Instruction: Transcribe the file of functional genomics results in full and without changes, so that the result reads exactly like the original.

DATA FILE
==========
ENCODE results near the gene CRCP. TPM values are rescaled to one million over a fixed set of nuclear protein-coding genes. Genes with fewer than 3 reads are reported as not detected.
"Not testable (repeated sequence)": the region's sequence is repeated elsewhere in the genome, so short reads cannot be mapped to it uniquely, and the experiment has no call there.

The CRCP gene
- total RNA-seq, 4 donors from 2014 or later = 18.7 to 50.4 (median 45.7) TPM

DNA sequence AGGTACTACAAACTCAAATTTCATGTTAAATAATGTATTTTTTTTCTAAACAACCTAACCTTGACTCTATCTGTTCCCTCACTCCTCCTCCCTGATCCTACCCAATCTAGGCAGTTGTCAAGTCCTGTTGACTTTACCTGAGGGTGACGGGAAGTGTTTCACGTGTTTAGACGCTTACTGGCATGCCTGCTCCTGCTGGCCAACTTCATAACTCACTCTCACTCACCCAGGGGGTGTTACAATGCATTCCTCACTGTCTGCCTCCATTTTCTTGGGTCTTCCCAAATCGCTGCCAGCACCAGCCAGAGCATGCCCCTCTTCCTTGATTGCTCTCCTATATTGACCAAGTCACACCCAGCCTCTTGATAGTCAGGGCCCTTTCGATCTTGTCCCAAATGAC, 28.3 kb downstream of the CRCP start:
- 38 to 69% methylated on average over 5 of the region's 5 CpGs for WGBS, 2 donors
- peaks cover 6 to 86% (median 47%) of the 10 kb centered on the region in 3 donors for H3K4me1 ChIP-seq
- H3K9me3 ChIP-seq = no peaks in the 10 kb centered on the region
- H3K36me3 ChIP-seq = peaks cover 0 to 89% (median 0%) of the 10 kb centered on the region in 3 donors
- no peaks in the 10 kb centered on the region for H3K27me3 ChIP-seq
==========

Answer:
ENCODE results near the gene CRCP. TPM values are rescaled to one million over a fixed set of nuclear protein-coding genes. Genes with fewer than 3 reads are reported as not detected.
"Not testable (repeated sequence)": the region's sequence is repeated elsewhere in the genome, so short reads cannot be mapped to it uniquely, and the experiment has no call there.

The CRCP gene
- total RNA-seq, 4 donors from 2014 or later = 18.7 to 50.4 (median 45.7) TPM

DNA sequence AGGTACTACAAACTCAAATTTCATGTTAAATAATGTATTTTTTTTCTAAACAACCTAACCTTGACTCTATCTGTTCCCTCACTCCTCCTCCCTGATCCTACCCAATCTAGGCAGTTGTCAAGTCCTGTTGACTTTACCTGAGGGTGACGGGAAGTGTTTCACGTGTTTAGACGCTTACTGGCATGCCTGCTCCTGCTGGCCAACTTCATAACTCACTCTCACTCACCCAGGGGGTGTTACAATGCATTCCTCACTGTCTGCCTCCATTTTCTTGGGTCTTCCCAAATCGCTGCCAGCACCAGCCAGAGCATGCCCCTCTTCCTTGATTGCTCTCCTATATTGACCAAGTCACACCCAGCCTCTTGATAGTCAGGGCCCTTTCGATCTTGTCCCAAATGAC, 28.3 kb downstream of the CRCP start:
- 38 to 69% methylated on average over 5 of the region's 5 CpGs for WGBS, 2 donors
- peaks cover 6 to 86% (median 47%) of the 10 kb centered on the region in 3 donors for H3K4me1 ChIP-seq
- H3K9me3 ChIP-seq = no peaks in the 10 kb centered on the region
- H3K36me3 ChIP-seq = peaks cover 0 to 89% (median 0%) of the 10 kb centered on the region in 3 donors
- no peaks in the 10 kb centered on the region for H3K27me3 ChIP-seq